Bond said NZ First would review the allocation of income support for disabled people, looking at the abatement thresholds.
Mandatory accessibility requirements for new builds?
Any election discussion in 2017 would not be complete without debate over housing.
The DPA ideally wants a mandatory requirement that 25 percent of all new build housing be designed to comply with universal design principles.
The MPs and candidates were also asked if they would commit to requiring the retro-fitting, within ten years, of all social housing run by Housing New Zealand, local government and community housing providers to make it accessible.
O'Connor did not agree to a target, but said Labour would require Housing New Zealand to make homes accessible when they came to renovate and retro-fit old stock, not just when building new homes. He said a target of 25 percent accessible new builds would be challenging in many New Zealand cities, because we often build on sites where "in other countries only billy goats live.”
Scott pointed out that all Housing New Zealand new builds incorporate "lifetime design principles" such as hallways and doorways wide enough for wheelchairs.
"On a practical basis, old builds in various parts of the country would not be able to be retro-fitted with ramps, for example. In Wellington, for example, it would be a ridiculous proposition," he said.
Scott gave the example of his mother-in-law building her own new home and designing it specifically for her needs as she ages, but said developers couldn’t be obliged to include wheelchair access and other accessibility features.
Responding to a call from the audience that you could do it through regulation, he responded that "regulation is a dangerous word" and questioned how the costs would be covered or shared across a development.
Crossen said she disagreed that you could not regulate the private sector.
"While the Government sees housing as a commodity, as part of a market, we see homes as a right for every New Zealander – and we are committed to mandatory enforceable accessibility legislation that would cover all areas from building code to new housing.
"I can’t commit to a target. We expect exact targets for accessible housing to be covered in that legislation .. but the principle we are absolutely committed to."
She said the Greens would also help disabled people own their own homes.
"We are committed to providing pathways to home ownership for disabled people who don’t often have security of income to get a mortgage, through our 'Home for Life' policy. Our policy will see the state build homes and make them available to families and disabled people on a progressive rent-to-own basis, paying only as much as their income can manage."
A divide over disability legislation
Asked if he supported mandatory enforceable accessibility legislation, similar to the Americans with Disabilities Act (ADA), Scott said overseas examples were blunt instruments that had not resulted in cultural change, although the Government was always interested in watching for examples "that might work in the future."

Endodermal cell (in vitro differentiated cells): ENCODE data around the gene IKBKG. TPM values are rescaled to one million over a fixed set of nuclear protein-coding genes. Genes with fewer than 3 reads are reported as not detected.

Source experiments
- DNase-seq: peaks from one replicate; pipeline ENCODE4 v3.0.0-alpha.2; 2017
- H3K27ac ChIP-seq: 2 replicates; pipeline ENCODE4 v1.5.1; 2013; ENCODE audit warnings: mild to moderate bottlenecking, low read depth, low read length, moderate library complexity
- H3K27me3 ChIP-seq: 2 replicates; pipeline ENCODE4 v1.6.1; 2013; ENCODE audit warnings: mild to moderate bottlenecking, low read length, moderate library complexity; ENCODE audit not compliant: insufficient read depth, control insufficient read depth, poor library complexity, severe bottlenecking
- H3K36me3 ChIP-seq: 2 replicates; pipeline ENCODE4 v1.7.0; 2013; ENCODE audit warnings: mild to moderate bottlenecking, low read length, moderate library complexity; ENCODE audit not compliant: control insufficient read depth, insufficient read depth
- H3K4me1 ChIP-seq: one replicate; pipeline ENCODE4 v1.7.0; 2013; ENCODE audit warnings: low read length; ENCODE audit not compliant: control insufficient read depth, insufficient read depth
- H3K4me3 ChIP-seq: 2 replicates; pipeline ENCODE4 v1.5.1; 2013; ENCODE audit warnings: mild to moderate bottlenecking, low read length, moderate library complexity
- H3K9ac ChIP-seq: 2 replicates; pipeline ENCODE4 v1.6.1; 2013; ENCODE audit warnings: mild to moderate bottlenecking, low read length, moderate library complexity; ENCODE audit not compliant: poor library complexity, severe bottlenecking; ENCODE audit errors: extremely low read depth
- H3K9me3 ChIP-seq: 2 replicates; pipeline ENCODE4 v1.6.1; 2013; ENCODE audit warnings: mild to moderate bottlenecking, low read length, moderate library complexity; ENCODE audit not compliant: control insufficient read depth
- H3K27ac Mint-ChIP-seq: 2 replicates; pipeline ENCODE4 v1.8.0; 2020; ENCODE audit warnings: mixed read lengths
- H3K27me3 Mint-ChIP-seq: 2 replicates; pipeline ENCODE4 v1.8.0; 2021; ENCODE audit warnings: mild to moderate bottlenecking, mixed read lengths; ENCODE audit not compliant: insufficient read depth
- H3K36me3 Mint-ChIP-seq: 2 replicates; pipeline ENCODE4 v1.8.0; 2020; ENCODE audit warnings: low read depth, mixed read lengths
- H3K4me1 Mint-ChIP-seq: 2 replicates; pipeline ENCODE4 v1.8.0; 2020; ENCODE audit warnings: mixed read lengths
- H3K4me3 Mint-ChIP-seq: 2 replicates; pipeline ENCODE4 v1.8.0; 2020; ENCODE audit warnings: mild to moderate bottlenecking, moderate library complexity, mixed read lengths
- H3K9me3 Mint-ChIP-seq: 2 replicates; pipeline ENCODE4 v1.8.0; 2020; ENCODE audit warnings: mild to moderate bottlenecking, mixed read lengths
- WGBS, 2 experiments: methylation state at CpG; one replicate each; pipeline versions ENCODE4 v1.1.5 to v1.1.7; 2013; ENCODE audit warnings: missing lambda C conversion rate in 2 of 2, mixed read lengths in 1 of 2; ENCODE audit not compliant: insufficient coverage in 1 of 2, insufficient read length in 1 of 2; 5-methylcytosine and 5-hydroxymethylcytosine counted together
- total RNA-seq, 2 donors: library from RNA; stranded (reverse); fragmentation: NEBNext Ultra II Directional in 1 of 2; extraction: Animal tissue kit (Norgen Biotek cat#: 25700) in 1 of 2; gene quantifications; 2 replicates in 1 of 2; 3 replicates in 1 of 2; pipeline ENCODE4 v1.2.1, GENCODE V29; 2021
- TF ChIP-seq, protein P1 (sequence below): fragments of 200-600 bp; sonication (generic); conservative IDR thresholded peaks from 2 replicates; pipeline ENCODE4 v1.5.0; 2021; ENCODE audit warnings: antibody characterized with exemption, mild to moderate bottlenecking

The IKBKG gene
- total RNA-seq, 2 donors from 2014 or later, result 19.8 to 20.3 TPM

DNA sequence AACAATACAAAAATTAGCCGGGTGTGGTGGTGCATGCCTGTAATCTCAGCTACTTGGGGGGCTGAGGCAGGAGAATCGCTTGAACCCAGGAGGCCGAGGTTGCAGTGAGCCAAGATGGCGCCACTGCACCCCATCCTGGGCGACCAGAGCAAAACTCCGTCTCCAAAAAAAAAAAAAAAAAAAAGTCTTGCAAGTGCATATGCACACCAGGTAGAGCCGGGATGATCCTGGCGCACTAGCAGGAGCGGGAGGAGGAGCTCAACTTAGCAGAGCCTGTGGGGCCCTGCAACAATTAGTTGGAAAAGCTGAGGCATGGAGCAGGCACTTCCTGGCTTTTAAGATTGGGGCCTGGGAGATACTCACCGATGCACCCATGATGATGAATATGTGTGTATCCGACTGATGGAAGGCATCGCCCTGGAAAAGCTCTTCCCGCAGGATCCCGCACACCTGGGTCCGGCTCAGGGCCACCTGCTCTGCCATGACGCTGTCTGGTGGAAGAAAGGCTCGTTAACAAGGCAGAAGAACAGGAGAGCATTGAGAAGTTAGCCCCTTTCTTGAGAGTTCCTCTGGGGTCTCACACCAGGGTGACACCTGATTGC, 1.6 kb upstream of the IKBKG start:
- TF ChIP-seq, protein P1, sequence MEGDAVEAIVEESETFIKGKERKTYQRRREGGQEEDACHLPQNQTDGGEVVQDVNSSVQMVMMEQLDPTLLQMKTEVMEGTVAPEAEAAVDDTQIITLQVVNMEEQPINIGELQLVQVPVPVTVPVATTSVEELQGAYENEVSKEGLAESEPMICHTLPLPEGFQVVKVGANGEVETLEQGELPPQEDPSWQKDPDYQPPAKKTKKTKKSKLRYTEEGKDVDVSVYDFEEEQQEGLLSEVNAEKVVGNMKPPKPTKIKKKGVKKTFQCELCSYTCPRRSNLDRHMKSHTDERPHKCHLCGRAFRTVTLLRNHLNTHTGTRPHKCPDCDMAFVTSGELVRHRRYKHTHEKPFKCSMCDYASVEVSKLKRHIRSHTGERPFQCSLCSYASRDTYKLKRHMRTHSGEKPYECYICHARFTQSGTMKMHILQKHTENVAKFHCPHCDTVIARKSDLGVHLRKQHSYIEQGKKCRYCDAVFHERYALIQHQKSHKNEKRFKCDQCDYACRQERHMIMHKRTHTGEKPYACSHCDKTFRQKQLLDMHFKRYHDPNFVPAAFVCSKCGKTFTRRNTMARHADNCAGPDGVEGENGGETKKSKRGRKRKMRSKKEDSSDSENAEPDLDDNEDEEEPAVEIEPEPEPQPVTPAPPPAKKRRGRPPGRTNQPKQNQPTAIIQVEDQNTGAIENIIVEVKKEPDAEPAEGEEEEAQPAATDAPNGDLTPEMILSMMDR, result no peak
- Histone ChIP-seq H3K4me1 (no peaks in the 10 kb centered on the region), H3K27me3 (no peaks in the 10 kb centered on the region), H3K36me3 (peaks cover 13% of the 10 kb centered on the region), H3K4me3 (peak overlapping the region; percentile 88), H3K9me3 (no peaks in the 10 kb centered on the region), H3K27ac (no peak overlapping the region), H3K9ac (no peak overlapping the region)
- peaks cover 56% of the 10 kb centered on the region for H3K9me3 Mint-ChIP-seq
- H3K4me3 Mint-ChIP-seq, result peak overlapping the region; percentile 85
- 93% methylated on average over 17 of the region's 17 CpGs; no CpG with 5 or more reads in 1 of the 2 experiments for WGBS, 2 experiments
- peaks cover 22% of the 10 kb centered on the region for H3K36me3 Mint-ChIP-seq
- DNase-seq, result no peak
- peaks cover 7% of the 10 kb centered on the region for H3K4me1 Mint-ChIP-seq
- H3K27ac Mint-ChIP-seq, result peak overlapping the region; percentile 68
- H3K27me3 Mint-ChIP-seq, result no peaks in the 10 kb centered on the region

To applause, Crossen said the Greens would "bring in mandatory enforceable accessibility legislation as proposed by the Access Alliance to make Aotearoa New Zealand 100 percent accessible for everyone."
"This would set national standards for accessibility across all areas of New Zealand life and the economy. Existing laws aren't strong enough to ensure accessibility. Goodwill is not enough."
O'Connor compared it to the introduction of health and safety legislation following the Pike River disaster.
"For years governments of both hue have tried to encourage individuals and businesses to adopt better practices around health and safety and it simply wasn't working.
"The same thing really needs to happen around accessibility. A certain amount will need to be achieved through education, through working with industry bodies, the reality of it is that it will only be with well-thought legislation and enforceable sanctions that we will actually get the access we really require."
Bond said NZ First was currently updating its disability policies, but said she felt New Zealand "could no longer work without [accessibility] legislation."
A boost to workplace support?
Perhaps to Scott's relief, the discussion then turned to the level of the payment for workplace support, currently set at $16,900 a year for disabled people requiring supports such as sign language interpreters.
Deaf Aotearoa President Oliver Ferguson described how he had to ration the support, making it difficult to meet his job requirements, and asked if parties would consider increasing the payment.
They all agreed to look into the issue, with Scott saying he would take it up with the Disability Issues Minister.
"That is one thing that I will be taking back to Nicky Wagner, because as you know in New Zealand we have a very high employment rate across the general population, one of the highest in the world, 72 percent. For disabled it is lower, around 60 percent, and any barriers to employment is an issue for our Government."